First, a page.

What Is The Role Of Torah In The Urban Jungle?
While many people were mandated to stay at home during the pandemic, my time was spent at the Bond Hotel, a downtown Toronto hotel turned homeless shelter. For those who do not know, this hotel is situated beside Toronto Metropolitan University, formally known as Ryerson University. This community has two sides, with each ignoring the presence of the other. My job was to serve the shelter clients, ensuring that they did not die from opiate overdose or other threats.
It was in this context that my friend’s brother was murdered, being brutally attacked by someone who was refused medical care prior to the crime.
My faith crystalized during this time. There were several days when we had several fentanyl overdoses, necessitating either the oral or nasal administration of Naloxone. Without giving too much detail, the medication stops the effects of the drug, causing the client to awaken from their coma. They often become irate, yelling at you for the pain they are feeling (due to withdrawal). However, those were the good times when you could tell everyone that the client was stable and heading over to the hospital. Other times we were notified that the client had passed on, carefully reflecting on the last words that you exchanged with them.
One example was that of a woman in her 30s, a client that used a wheelchair despite being able to walk. She worked in the sex industry and was quite mouthy at times. However, she always treated me with respect and dignity, something that I willingly reflected right back her way. Her death is memorable because I read about her story in her obituary, something I would not share publicly without her family’s consent. She was from a good family, a solid university graduate. The face I saw in those pictures was not the same face that I saw on the day of her passing.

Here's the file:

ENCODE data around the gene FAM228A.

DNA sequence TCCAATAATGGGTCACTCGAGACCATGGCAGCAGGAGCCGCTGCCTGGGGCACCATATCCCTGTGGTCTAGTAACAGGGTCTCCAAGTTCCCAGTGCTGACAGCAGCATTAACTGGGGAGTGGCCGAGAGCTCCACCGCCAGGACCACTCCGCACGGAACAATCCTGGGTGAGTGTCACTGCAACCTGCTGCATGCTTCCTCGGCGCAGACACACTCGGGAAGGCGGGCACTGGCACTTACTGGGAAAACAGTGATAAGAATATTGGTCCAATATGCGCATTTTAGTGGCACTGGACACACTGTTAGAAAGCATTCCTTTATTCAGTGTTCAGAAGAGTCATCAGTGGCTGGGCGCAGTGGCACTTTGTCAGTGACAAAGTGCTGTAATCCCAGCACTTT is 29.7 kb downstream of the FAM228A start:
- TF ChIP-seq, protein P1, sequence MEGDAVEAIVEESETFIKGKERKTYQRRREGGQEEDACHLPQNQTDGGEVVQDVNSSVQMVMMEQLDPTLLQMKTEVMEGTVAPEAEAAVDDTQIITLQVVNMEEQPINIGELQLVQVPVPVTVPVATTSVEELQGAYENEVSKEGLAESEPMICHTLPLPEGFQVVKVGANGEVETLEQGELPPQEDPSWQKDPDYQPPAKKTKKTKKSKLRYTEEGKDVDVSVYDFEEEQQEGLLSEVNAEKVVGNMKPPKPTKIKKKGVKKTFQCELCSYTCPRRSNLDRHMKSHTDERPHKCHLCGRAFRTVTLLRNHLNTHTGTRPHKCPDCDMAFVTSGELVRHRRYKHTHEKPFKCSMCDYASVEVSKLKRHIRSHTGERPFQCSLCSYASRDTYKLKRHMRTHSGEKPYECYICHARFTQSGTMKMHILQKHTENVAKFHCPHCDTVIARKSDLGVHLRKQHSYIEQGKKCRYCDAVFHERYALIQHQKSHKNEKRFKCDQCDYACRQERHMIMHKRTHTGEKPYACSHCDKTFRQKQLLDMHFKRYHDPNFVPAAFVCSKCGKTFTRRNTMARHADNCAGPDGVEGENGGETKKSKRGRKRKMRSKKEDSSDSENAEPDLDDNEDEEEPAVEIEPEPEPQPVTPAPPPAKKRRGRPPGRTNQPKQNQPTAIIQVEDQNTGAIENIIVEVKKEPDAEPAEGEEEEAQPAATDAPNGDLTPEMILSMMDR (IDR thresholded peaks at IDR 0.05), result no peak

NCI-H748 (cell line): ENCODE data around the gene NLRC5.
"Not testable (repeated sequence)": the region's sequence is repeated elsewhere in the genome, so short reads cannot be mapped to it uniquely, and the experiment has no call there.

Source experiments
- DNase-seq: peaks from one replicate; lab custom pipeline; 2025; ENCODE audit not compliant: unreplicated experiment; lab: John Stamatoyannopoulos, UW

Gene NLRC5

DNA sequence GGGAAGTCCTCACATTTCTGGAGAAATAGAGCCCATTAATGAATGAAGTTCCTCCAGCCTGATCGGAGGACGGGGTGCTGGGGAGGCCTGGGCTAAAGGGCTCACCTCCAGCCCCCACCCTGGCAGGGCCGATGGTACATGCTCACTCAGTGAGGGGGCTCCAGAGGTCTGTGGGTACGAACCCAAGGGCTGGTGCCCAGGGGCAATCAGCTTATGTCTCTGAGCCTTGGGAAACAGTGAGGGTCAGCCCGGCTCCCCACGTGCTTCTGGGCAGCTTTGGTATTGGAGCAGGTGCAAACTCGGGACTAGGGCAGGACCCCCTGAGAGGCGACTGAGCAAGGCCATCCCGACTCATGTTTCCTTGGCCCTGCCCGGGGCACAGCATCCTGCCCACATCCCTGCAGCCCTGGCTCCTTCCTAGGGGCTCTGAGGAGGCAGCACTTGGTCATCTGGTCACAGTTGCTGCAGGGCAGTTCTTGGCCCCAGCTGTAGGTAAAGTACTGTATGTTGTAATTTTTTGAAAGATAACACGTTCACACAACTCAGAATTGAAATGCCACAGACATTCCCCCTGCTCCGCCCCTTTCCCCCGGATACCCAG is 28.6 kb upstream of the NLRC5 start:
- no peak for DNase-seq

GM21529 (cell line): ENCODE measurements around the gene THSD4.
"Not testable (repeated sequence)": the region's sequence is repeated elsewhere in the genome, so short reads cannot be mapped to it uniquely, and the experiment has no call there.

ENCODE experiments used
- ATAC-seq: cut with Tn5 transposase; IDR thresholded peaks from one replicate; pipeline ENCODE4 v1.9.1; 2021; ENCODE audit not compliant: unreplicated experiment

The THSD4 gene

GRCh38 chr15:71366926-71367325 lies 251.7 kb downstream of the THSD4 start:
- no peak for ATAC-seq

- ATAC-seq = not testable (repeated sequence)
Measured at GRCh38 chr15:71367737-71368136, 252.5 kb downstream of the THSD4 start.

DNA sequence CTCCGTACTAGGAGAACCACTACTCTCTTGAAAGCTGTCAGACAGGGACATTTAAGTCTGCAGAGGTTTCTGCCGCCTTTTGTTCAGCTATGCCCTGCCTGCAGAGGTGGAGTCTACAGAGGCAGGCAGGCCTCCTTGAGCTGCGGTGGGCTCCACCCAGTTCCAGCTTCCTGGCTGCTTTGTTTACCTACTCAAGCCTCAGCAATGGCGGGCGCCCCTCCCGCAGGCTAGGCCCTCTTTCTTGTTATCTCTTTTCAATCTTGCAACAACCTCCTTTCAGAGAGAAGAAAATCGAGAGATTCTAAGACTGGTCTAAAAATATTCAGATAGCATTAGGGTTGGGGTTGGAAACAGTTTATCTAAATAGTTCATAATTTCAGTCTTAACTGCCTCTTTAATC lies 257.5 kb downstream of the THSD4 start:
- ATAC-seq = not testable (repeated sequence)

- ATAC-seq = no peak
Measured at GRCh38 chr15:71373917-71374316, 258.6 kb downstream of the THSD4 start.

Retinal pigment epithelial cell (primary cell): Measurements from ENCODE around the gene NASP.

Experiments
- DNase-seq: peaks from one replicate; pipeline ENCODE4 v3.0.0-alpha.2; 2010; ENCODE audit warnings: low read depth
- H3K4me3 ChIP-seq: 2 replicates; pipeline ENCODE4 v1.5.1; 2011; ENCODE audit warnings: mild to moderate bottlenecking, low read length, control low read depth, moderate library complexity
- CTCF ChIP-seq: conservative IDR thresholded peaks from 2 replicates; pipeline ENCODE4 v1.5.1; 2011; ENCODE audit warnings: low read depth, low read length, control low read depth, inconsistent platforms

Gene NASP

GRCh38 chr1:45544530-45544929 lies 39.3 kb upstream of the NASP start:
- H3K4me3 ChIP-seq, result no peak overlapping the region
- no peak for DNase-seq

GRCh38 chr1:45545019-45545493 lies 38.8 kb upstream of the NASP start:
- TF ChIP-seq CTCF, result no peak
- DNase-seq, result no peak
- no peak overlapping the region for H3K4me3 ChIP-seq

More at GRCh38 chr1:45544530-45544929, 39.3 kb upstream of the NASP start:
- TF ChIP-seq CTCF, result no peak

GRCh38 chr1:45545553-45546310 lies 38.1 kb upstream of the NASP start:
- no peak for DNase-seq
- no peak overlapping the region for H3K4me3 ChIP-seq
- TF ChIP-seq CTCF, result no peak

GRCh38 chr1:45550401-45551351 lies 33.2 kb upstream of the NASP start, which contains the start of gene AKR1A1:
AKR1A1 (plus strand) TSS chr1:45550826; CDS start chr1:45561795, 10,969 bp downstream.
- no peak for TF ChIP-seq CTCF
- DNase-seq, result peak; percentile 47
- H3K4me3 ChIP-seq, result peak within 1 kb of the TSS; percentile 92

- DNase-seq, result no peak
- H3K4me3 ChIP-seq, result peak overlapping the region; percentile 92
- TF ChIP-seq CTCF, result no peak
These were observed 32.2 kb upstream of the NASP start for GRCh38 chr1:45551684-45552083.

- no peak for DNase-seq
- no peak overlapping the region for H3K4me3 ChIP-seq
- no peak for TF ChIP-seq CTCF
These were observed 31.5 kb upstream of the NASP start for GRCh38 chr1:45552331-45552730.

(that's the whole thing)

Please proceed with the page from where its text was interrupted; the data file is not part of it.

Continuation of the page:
This was an immense time of spiritual growth for me. I was surrounded by Jewish people, something that filled me with such happiness. One lady was an Israeli-Egyptian Jew, perhaps a couple years my junior. We discussed the joy that we felt serving these clients, even if they tended to give us some suris once in a while. Another was an Ethiopian Jew, a beautiful soul who was married to an Ethiopian Christian man. She used to say, “yes, I am a Jew, but…”- I always cut her off. I told her that she was as Jewish as my family, deserving of all of the sweet fruit that we enjoy everyday. This specific conversation caused another man to speak up, telling us that he was a Marrano Jew who was forced to convert during the Spanish Inquisition. He sported a huge Magen David on his neck, something that I think looks lit AF. Like many of my Jewish relatives, I too have Jewish tattoos all over my body. While this is against the Halachic decree not to do such things, many of our amazing IDF soldiers fall into this camp.
Not all people had the freedom that I enjoyed, with many being stuck inside for months on end. This meant that many synagogues had to close, not just for legal but also moral reasons. Our commitment to Pikuach Nefesh is absolute that any law can be “adjusted” if human life is at risk. This means that first responders can use technology on the Sabbath–and Yom Tovim–without stigma or prejudice. In fact, such people are credited for protecting the community.
What Is The Cost Of Social And Spiritual Isolation?
Should students forgo their Bnai Mitzvahs if the shuls are closed?
Would Hebrew school be put on hold as well?
What about seniors and other marginalized groups?